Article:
NEW SLOW, MASSIVE, HEAVY METAL

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Shrinebuilder’s “Pyramid of the Moon” (7 minutes, 35 seconds) has been posted on Shrinebuilder’s myspace page

SHRINEBUILDER is:
Al Cisneros (Sleep, Om)
Wino (St. Vitus, The Obsessed, Spirit Caravan, The Hidden Hand)
Scott Kelly (Neurosis)
Dale Crover (Melvins)

Note: Al Cisneros’ 2009 Arthur CD “Transmissions From Sinai” is now available from the Arthur Store for $12US postpaid. Also, a few copies of Arthur No. 9, which featured Wino on the cover, are still available from the Arthur Store as well.

New Arthur CD "Transmissions From Sinai" now available

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“TRANSMISSIONS FROM SINAI”
(Arthur 0005)
curated by AL CISNEROS (Om, Sleep)
cover artwork by ARIK ROPER

Track listing:

1. Lichens – “Kopernik Trip Note” (previously unreleased)
2. Linval Thompson – “Wicked Babylon”
3. Grouper – “Everyone in Turn”
4. Current 93 – “Mockingbird”
5. Scott Kelly – “The Ladder In My Blood”
6. Quixotic – “The Breeze”
7. Hush Arbors – “The Valley”
8. Mia Doi Todd – “Night of a Thousand Kisses”
9. Six Organs of Admittance – “Bar-Nasha” (previously unreleased)
10. Holy Sons – “Drifter’s Sympathy”
11. Pantaleimon – “At Dawn”
12. Grails – “Acid Rain”
13. Sir Richard Bishop – “Almeria” (previously unreleased)
14. J. Mascis – “War” (previously unreleased)
15. Wino – “Silver Lining”
16. Alpha & Omega – “David and Goliath”

All proceeds go to supporting Arthur Magazine’s mission.

Edition of 1,000.

“Here are sixteen reports, differing approaches that, through their own individualized methods, access the one ground. It’s a privilege and blessing to have known many of the musicians on this disc, to have shared in song with some, and stages with others. In all cases I have been the healed recipient of their craft sitting alone with my headphones… Here is their auditory journal.” —Al Cisneros February 2009

CLICK HERE FOR MORE INFO…

New Arthur CD: "Transmissions From Sinai," curated by AL CISNEROS (Om, Sleep) with artwork by ARIK ROPER – NOW AVAILABLE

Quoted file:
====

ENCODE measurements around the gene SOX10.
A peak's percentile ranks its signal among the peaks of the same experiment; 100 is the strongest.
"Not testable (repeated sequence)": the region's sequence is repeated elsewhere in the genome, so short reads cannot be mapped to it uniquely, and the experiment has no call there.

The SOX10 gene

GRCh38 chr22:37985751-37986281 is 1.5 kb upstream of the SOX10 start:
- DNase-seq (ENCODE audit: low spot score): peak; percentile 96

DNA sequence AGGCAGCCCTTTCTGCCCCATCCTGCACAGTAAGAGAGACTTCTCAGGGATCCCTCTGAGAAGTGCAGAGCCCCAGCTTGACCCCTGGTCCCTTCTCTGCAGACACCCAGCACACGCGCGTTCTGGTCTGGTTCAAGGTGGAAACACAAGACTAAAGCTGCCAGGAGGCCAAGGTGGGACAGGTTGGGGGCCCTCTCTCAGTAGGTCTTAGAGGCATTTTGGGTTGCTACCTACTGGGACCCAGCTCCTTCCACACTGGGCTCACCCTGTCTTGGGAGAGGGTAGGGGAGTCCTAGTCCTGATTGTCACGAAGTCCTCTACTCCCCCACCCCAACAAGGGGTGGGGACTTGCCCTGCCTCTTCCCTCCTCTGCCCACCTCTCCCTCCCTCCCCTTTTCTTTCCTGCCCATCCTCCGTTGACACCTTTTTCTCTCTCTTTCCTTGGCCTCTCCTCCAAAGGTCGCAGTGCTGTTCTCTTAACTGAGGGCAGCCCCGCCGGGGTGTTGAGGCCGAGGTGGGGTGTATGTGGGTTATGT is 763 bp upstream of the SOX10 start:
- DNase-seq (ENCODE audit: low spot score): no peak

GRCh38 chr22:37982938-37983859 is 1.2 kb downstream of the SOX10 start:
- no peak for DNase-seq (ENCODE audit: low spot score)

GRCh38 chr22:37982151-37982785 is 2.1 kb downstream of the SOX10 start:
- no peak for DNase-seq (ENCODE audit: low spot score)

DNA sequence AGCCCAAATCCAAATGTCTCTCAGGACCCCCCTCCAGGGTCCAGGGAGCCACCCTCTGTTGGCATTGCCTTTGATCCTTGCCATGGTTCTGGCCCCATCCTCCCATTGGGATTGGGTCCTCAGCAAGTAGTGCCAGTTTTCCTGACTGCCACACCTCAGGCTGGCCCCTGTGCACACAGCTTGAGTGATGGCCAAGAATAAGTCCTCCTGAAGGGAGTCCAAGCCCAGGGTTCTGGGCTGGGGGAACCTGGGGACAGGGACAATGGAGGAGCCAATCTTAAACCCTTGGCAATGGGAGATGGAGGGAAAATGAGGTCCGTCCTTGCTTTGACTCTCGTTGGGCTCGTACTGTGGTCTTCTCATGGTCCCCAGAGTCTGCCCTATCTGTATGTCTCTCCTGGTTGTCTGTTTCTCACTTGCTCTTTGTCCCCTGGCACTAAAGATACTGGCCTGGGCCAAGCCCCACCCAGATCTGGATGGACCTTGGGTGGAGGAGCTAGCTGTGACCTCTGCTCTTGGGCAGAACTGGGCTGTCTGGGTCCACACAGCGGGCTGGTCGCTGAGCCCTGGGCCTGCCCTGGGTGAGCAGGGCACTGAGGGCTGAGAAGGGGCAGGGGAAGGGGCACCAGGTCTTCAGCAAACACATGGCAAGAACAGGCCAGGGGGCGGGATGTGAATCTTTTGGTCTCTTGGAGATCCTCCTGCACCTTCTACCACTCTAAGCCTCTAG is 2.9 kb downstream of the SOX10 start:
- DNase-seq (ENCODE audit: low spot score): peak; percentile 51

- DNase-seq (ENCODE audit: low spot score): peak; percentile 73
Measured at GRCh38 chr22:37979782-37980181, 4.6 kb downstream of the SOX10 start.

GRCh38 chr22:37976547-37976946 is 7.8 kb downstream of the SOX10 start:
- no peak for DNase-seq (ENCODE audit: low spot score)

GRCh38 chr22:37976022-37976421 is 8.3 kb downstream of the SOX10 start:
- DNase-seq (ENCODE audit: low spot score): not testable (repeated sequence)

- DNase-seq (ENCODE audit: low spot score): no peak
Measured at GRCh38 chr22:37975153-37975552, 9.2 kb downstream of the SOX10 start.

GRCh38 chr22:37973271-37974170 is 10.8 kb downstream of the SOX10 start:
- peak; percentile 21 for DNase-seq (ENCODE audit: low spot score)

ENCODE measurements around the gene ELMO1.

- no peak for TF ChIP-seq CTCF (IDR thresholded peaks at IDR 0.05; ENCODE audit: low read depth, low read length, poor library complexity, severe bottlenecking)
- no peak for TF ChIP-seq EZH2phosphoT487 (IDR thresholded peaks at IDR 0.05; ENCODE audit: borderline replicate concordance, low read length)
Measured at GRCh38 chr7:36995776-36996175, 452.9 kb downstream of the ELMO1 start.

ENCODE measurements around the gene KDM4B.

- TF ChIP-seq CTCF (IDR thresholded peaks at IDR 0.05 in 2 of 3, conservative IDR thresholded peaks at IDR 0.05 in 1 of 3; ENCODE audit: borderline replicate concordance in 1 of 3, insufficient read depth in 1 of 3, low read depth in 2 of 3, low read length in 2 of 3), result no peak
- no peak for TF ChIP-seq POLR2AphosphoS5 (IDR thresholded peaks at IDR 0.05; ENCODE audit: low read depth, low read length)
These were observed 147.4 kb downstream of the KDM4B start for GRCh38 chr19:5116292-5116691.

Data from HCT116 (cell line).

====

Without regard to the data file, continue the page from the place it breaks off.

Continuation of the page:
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“TRANSMISSIONS FROM SINAI”
(Arthur 0005)
curated by AL CISNEROS (Om, Sleep)
cover artwork by ARIK ROPER

Track listing:

1. Lichens – “Kopernik Trip Note” (previously unreleased)
2. Linval Thompson – “Wicked Babylon”
3. Grouper – “Everyone in Turn”
4. Current 93 – “Mockingbird”
5. Quixotic – “The Breeze”
6. Scott Kelly – “The Ladder In My Blood”
7. Hush Arbors – “The Valley”
8. Mia Doi Todd – “Night of a Thousand Kisses”
9. Six Organs of Admittance – “Bar-Nasha” (previously unreleased)
10. Holy Sons – “Drifter’s Sympathy”
11. Pantaleimon – “At Dawn”
12. Grails – “Acid Rain”
13. Sir Richard Bishop – “Almeria” (previously unreleased)
14. J. Mascis – “War” (previously unreleased)
15. Wino – “Silver Lining”
16. Alpha & Omega – “David and Goliath”

All proceeds go to supporting Arthur Magazine’s mission. Edition of 1,000. Now available from the Arthur Store.

“Here are sixteen reports, differing approaches that, through their own individualized methods, access the one ground. It’s a privilege and blessing to have known many of the musicians on this disc, to have shared in song with some, and stages with others. In all cases I have been the healed recipient of their craft sitting alone with my headphones… Here is their auditory journal.” —Al Cisneros February 2009

ALBUM OVERVIEW
by Daniel Chamberlin, Arthur contributing editor

For a while there was a lot of talk around Arthur HQ about the idea of “life metal”–as opposed to death metal–and how that applied to a lot of the bands we were listening to. These were artists making introspective, expansive metal that stood out as flashes of color in the unified spectrum of blackness that dominates the genre. Think about the sunshine Sabbath jams of Wino’s various incarnations, the core-cleansing live rituals of Sunn O))) and most of all, the contemplative rhythms of Om.

Om rose from the ashes of long-form drone-metal icons Sleep, and has since produced three albums of thoughtful, minimalist metal composed entirely of bass, drums and vocals. Transmissions From Sinai, the compilation curated by Om’s bassist/vocalist Al Cisneros plays like a companion piece to those albums; the band’s influences and fellow wanderers united by a deep narrative thread of rhythm, resistance and meditation.